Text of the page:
restricted access Common camp residents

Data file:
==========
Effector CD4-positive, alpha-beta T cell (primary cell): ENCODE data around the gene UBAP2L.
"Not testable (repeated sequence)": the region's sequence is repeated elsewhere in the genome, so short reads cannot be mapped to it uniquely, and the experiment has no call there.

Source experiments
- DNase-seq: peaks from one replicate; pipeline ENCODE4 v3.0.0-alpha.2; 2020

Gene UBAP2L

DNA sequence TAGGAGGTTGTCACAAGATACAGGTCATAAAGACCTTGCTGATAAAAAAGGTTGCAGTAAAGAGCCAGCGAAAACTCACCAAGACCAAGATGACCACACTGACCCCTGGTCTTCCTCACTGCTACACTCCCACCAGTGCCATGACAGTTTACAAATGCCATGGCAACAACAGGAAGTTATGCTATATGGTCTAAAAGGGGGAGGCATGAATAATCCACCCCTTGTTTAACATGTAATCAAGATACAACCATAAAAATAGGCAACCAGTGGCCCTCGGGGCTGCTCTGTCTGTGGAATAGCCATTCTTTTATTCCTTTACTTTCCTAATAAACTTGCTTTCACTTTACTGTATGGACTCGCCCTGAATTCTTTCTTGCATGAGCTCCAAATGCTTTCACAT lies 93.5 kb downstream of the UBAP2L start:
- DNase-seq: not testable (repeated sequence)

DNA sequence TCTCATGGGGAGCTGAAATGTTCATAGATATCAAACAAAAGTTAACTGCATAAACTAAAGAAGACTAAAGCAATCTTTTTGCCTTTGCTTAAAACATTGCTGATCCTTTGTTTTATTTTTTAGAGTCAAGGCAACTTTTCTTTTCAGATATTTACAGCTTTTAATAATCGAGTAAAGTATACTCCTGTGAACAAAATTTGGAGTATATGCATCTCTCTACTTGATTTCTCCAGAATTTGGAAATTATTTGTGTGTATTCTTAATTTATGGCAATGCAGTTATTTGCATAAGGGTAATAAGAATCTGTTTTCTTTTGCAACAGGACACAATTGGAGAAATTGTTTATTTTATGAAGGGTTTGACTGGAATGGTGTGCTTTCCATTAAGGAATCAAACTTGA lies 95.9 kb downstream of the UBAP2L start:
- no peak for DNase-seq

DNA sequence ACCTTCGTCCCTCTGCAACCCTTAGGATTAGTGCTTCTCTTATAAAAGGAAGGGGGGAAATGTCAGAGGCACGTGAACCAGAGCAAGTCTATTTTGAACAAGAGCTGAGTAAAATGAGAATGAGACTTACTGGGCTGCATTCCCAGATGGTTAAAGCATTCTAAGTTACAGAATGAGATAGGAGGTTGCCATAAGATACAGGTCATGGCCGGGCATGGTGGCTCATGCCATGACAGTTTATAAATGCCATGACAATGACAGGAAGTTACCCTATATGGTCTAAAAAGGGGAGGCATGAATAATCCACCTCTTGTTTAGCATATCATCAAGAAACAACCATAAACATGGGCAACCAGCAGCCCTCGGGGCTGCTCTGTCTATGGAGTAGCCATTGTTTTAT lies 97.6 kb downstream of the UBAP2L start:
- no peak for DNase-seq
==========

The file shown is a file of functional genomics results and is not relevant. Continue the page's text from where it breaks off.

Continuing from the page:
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Black-headed Oriole L: 20–24 cm (8–9") Despite their bright plumage, orioles have an amazing ability to hide away in dense foliage . This spectacular, mostly golden-yellow bird has a black head and pink-orange bill; the wings and tail have splashes of black and white; juveniles have a dirty olive-brown hood and bill . This common Kruger resident is conspicuous in camps, where it feeds on insects, fruit and nectar, often drawing attention with a musical and liquid “wholeuooo” call . Dark-capped Bulbul L: 18 cm (7") Bulbuls are upright birds with slight crests, rather stout bills and loud, musical songs . Greenbuls and brownbuls (see page 170) are members of the same family but are generally larger and less conspicuous . This slender, grey-brown bird with a pale belly, conspicuous yellow vent, black face, and a scruffy crest is an abundant resident in Kruger, and one of the commonest birds across much of Africa . From dawn till dusk they can be seen, sometimes in small groups, giving a loud, cheerful variable “quick-chop-toquick” song . The Dark-capped Bulbul is highly vigilant and is often the first species to find snakes, owls or similar dangers, attracting other mobbing birds with a loud nasal “kik-kikkik ” alarm call . It feeds primarily on fruits but may also take invertebrates . KurrichaneThrush L: 21 cm (8") Thrushes are long-tailed, rounded, large-headed birds that often sing from elevated perches and hop, run or shuffle on the ground when feeding . The Kurrichane Thrush is grey-olive with a white belly and buff flanks . Adults have a distinctive bright orange bill and eye-ring, and a pale throat with broad black moustachial streaks; juveniles have black-spotted underparts and a dusky-orange bill . This is a common and widespread resident in Kruger, inhabiting open woodlands, including camps, where it runs on the ground, foraging for mainly invertebrate food . It sings a series of varied fluted notes and whistles, and is known to mimic the sounds of other birds . A mixed assemblage of birds from various families that are most frequently encountered in the well-watered gardens of Kruger’s camps. Common camp residents: 1 118 BIRDS OF BROADLEAVED WOODLAND AND CAMPS dark-capped bulbul black-headed oriole 119 CapeWhite-eye L: 12 cm (4·5") This small, active, yellow-green, warbler-like bird has an obvious white eye-ring . In most of Kruger it is unmistakable, but along the Levuvu and Limpopo rivers in the far north, it overlaps with the very similar, but much rarer, Yellow White-eye (not illustrated) . As its name suggests, the Yellow White-eye differs by having more intense yellow underparts and a yellow forehead . The Cape White-eye is a very common resident throughout Kruger, where it occurs in most habitats in single-species or mixed foraging flocks feeding on nectar, fruits and small invertebrates . A sweet, rolling, reedy warble is often the first sign of its presence . House Sparrow L: 15 cm (6") The male House Sparrow has a black bib, a grey crown with brown sides, streaky chestnut-and-brown back and wings, and a prominent white fleck on the shoulder . Females and juveniles are much drabber: brown and grey with a streaky back, shoulders and wings . Both sexes are unstreaked grey below . The House Sparrow is a common resident throughout Kruger, especially close to humans, including in camps and picnic areas . It gives an incessant “chirrup” call that will be familiar to most of the world’s city residents . It feeds on seeds, invertebrates and nectar, but is also one of the primary beneficiaries of human-created waste and food . Southern Grey-headed Sparrow L: 15 cm (6") This sparrow has a plain grey head and underparts, and a brown rump, mantle and wings, with a variable (sometimes absent) white wingbar below the shoulders . The stout bill is black in the breeding season, but otherwise horn-coloured . It is a common resident throughout Kruger, equally happy in natural woodland and near human habitation, feeding on seeds, insects, and human discards . The calls are a series of simple, repetitive chipping notes . It nests in a variety of cavities, including in buildings and disused swallow nests, and is parasitized by Diederik Cuckoo (page 90) . Sparrows are small, weaver-like, stout-billed birds. Common camp residents: 2 120 BIRDS OF BROADLEAVED WOODLAND AND CAMPS southern grey-headed sparrow house sparrow male female 121 ...